It’s a little known fact that the Army has as many boats as the Navy—about
300. They perform different functions, however. The Army’s vessels provide
strategic logistics and force projection, especially intra-theater.
The lighter platforms include mechanized landing craft, utility landing craft,
logistics support vessels, the LARC LX amphibian, miscellaneous small harbor
boats (J boats) and amphibious re-supply cargo modular causeway systems.
Floating utility systems include small tugs, large tugs and pusher tugs. Other
vessels include floating machine shops, barges, cargo barges, derrick and floating
The Army also is developing a new ship, called the Theater Support Vessel.
The service already has leased a high-speed vessel, called TSV-1X Spearhead,
which deployed to Operation Iraqi Freedom.
“The TSV possess more transformation potential than any other system
currently in development as it will change not only the way the Army deploys,
but will change the way the Army and the Joint Task Force fights,” said
Col. Genaro Dellarocco, Army program manager for force projection, combat service,
combat service support.
“Specifically, the TSV allows us to go into shallow areas and land almost
anywhere,” he said. “It carries its infrastructure with it, and
with the anti-access port strategies of our enemies, it is an essential tool
for the future.”
Employing the TSV is an “anti-access area denial risk mitigation”
strategy since “port denial is one of the most likely early scenarios,”
according to the Defense Department’s Mobility Requirements Study.
Dave Crum, a program official at the Combined Arms Support Command, told an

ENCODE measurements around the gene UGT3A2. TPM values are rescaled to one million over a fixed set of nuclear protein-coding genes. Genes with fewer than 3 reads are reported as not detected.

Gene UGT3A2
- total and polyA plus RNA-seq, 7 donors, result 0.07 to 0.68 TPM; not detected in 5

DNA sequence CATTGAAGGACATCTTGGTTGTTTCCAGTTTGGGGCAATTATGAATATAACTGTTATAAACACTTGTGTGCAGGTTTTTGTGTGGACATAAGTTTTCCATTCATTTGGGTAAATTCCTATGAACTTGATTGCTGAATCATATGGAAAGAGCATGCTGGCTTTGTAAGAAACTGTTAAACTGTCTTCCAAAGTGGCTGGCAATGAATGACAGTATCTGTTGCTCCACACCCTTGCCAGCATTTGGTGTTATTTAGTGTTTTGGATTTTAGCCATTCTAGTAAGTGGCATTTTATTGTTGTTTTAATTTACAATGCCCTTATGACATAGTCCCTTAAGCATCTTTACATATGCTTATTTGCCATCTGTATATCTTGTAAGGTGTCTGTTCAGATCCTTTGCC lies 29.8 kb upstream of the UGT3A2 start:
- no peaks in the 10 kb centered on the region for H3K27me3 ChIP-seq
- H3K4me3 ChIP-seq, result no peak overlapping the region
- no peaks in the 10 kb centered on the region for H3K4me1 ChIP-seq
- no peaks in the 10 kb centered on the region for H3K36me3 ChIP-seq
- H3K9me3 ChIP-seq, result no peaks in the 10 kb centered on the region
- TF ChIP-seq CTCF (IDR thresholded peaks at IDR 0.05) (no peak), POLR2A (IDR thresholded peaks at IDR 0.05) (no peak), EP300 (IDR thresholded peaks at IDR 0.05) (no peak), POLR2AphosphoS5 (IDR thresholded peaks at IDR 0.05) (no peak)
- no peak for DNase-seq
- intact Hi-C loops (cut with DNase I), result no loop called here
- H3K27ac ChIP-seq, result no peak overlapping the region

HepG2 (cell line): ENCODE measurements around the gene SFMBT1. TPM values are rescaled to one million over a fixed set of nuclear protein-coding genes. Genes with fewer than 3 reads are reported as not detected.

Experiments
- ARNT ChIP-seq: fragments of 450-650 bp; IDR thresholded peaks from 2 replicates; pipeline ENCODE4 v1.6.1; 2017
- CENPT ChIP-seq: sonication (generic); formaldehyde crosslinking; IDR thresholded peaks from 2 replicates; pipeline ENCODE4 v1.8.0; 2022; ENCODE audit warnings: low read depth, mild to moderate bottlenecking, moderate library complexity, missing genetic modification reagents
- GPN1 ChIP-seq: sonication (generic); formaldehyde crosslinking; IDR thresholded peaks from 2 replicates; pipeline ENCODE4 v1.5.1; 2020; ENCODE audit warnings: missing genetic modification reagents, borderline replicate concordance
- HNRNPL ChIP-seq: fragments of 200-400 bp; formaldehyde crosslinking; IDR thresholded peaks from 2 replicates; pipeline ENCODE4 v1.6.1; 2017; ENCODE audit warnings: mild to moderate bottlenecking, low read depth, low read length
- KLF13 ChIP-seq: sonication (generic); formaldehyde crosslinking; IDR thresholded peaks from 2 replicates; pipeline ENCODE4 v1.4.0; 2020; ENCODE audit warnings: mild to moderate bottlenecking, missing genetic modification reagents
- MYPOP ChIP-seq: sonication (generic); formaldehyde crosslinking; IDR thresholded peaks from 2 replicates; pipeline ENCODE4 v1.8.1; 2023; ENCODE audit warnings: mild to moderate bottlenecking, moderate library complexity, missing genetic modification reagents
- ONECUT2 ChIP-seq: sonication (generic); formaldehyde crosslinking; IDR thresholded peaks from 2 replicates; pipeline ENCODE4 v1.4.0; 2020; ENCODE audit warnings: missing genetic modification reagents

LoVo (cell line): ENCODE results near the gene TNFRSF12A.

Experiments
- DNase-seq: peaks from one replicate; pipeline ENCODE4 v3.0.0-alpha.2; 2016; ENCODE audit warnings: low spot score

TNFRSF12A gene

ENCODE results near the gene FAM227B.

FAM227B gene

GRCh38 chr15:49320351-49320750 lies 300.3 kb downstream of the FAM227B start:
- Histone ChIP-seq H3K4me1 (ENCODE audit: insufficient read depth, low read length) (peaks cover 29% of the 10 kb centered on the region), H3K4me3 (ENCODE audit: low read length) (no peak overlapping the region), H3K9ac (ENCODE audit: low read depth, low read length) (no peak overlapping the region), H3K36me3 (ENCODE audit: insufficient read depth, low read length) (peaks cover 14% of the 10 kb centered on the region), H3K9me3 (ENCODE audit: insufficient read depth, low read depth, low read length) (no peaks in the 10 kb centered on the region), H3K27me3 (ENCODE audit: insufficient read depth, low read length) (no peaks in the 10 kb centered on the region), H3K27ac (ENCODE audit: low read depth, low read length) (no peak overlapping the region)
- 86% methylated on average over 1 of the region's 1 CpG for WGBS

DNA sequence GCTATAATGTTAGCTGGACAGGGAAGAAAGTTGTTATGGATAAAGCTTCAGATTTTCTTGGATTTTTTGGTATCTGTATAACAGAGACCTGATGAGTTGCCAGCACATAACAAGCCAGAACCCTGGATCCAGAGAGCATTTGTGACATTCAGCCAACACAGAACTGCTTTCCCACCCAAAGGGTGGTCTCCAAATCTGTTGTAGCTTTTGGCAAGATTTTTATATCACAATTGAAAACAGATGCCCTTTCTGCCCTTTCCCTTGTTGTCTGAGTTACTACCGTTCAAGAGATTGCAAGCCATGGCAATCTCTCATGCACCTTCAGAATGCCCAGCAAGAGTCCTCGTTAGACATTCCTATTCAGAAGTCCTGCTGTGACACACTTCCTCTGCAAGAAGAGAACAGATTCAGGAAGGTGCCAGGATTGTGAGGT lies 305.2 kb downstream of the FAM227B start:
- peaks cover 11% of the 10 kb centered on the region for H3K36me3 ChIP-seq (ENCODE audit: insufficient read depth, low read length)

industry briefing that “the TSV mission is to rapidly self deploy to a
joint operations area and provide operational and tactical level intra-theater
sealift of forces (personnel and equipment).”
Twelve TSVs in one theater could move an entire Stryker brigade in one lift.
With six TSVs in two geographically different theaters, two brigades could be
moved in two lifts. The exact number of TSVs to be procured is yet to be determined.
The Army Requirements Oversight Council approved the TSV request in April 2003.
Not limited to major ports, the TSV will operate in austere and degraded environments
without losing effectiveness, because of its shallow draft capabilities. The
vessel can move more than 40 knots fully loaded (current logistics support vessel
speed is 10 knots). Its capacity is 1,250 short tons with a range of 4,700 nautical
miles at 40 knots with a light load. Its sea state is 7+ survivable with a wave
height up to 40 feet.
Ship operators can conduct en-route mission planning with on-board joint interoperable
command, control, communications, computers, intelligence, surveillance and
While aircraft may deploy some forces and their equipment to distant theaters,
sealift will continue to be vital, since 95 percent of dry cargo and 99 percent
of liquid cargo will likely move by sea.
Some experts have observed that air movement times across the Pacific are measured
in hours, but sailing times still reflect the “tyranny of distance.”
There is another reason to consider the building and employment of the TSV.
The U.S. shipbuilding industrial base is in trouble. More than 60 shipyards
have gone out of business in the last 40 years, eliminating over 200,000 jobs.
The number of U.S. flagged cargo ships has fallen from 3,644 in 1948 to 351.
Only 128 of these are ocean-going and only three nations have fleets with an
average age older than American fleets.
The U.S. share of the world shipping market has plummeted, from 43 percent
in 1950 to 4 percent today. Foreign companies carry 97 percent of all cargo
between U.S. and foreign ports. The last U.S. flagged merchant ship was built